Student Placement: The door creaks back open – week 3

The latest blog post from our placement student George Campbell studying frogs in Colombia!

frogtastic blog

We complain about temperamental weather in England but even we don’t have it quite as extreme as it is here, it seems. Last night there was thunder, yesterday it was boiling hot and the night before it was torrential rain. Right now it’s cold but 5 minutes ago it was T-shirt & shorts weather…I keep getting reminded that Pamplona only has two seasons: wet and dry. So far they only have one though: random, and I guess this is where being a Brit comes in helpful as you naturally have to leave the house prepared for any and every possibility.

The town of Pamplona from the Universities viewpoint during the day:

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And later that night:

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Neither photos really do justice to either the weather at its best or worst, which had my landlady praying to god that the roof holds out. It did.

Anyway, that’s the British conversation starter of…

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Hola!

Check out this first blog post from one of our placement students studying frogs outs in Pamplona, Colombia!

frogtastic blog

So….first things first, welcome to my blog-family, friends, University of Manchester students and people who were trying to find the blog with the worst pun name!

In my first post I’m going to briefly outline what I’ll be doing on placement as I know my answers were fairly poor (at best) when people asked me before. And also where it is! In future posts I hope to cover what I’m doing on a daily basis in more depth & what it is like working here in Pamplona, Colombia. And also my attempts at learning a language that I’ve not really been taught before by jumping in head first and moving to somewhere where they only speak Spanish-because why the hell not?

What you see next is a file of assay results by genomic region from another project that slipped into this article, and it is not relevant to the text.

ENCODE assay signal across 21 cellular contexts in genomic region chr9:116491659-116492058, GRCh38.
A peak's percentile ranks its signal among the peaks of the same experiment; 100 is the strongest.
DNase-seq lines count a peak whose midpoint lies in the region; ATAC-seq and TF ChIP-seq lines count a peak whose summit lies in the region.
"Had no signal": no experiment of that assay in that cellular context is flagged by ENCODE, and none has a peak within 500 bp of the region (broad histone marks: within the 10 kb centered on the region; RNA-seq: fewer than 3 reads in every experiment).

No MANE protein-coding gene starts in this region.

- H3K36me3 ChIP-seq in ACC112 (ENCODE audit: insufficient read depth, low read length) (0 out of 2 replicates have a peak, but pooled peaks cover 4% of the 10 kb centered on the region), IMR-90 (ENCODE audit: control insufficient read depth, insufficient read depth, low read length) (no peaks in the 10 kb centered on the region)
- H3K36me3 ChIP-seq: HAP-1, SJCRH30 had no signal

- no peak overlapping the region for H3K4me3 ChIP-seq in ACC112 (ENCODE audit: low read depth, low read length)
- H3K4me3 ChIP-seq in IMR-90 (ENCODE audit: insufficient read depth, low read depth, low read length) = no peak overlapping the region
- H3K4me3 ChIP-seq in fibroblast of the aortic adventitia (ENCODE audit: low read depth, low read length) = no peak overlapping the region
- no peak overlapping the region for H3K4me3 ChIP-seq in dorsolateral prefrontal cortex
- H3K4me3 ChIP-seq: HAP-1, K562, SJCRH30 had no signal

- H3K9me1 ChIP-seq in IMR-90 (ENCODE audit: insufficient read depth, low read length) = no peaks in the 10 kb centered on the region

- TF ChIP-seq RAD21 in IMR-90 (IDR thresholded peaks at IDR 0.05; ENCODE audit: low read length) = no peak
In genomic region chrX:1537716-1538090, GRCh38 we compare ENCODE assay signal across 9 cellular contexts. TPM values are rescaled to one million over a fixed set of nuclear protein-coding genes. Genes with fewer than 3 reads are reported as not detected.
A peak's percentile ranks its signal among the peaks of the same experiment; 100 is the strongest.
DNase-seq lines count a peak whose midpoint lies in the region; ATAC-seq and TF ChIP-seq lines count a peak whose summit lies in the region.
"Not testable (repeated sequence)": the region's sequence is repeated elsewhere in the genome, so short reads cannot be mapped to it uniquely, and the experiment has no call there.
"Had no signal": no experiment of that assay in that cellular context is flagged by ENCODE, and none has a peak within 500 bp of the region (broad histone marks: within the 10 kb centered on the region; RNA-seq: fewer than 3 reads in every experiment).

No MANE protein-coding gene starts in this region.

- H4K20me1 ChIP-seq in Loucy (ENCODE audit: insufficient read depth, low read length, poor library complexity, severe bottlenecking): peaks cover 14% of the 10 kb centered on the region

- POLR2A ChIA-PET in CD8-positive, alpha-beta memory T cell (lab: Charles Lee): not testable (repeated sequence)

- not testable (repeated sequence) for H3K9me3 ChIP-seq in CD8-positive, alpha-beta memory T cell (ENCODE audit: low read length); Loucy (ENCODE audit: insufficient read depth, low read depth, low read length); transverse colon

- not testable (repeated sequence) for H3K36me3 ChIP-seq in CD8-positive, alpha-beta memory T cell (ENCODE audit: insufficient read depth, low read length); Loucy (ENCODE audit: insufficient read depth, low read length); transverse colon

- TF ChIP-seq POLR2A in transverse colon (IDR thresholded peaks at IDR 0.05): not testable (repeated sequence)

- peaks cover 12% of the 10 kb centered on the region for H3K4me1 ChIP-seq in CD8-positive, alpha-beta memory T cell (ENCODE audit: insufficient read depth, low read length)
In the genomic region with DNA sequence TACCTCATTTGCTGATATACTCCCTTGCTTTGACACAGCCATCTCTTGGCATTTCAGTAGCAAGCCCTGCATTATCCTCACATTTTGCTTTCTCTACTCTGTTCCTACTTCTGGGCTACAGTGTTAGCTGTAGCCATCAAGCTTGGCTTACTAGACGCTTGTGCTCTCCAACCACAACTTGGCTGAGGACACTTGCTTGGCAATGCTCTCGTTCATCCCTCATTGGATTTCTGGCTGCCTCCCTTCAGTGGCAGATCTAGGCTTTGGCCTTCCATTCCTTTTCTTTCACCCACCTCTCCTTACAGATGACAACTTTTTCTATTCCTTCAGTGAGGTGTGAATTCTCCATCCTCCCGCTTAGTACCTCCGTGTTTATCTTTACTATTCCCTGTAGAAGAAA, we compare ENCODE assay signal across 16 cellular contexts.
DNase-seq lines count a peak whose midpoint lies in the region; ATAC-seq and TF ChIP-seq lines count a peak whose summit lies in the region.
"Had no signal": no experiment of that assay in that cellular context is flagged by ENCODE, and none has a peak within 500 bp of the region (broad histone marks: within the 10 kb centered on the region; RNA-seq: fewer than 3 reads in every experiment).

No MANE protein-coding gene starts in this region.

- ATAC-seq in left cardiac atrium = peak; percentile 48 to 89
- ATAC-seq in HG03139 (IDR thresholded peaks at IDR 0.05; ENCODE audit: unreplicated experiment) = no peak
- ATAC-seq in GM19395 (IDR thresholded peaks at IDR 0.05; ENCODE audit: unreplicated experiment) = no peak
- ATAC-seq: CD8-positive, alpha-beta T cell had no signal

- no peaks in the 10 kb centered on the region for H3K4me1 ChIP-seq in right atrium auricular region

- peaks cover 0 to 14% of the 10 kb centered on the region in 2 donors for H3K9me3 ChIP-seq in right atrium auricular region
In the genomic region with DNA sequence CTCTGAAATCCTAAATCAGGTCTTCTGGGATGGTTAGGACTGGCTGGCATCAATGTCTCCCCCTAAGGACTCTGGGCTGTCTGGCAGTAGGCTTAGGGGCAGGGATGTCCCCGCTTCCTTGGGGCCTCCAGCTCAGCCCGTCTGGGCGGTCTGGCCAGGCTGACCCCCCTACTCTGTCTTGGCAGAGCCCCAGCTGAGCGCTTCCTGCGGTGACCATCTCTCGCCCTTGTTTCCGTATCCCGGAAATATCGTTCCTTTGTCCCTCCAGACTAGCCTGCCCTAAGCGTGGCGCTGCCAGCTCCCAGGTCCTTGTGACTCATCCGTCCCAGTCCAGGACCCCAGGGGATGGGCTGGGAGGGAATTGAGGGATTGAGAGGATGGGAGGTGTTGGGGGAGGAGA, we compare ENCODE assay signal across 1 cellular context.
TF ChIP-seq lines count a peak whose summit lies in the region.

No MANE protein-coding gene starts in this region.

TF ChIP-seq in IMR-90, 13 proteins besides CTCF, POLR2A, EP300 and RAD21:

For those of you that don’t know already-I’m a genetics student at the University of Manchester. Part of my degree programme allows for a ‘year in industry’ between 2nd &…

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Could bacteria help save amphibians?

Faculty members have teamed up with the Institute of Zoology to investigate the effectiveness of probiotic bacteria in treating Chytrid (Batrachochytrium dendrobatidis) – a fungus that is devastating global frog populations.

Chytrid is a fungus that is thought to be the reason why over 200 different species of frog have gone extinct. This has resulted in 31% of all amphibian species becoming ‘threatened’ according to the International Union for the Conservation of Nature.

A Belize frog, courtesy of Dr R Antwis.

The team, led by former PhD student Dr Rachael Antwis, used bacteria taken from frogs in Belize to investigate the potential benefits of using probiotic bacteria in the treatment of Chytrid. Whilst previous studies have shown that certain bacteria that live on an amphibian’s skin have slowed down the progression of Chytrid, probiotics have not been used in long term field studies.

In assessing the efficacy of probiotics, the team used bacteria on a number of different strains of the disease. Chytrid mutates extremely quickly, so the bacteria must be able to treat different forms of the virus to be effective in the wild. Early results from this investigation suggest that a combination of different bacteria will increase the probability of halting the progression of Chytrid.

The paper resulting from this study, published in Applied and Environmental Microbiology, will act as an important basis for future research into the use of bacteria to help fight Chytrid.

Dr Antwis concludes:

“A lot more work is definitely needed before we can identify an effective cure for this devastating disease. But as a scientist, I believe we not only have a moral obligation to keep searching, but an ecological one too. Amphibians inhabit the middle of food chain, making up a vital part of our ecosystem. If they go, then that could spell disaster for many more species.”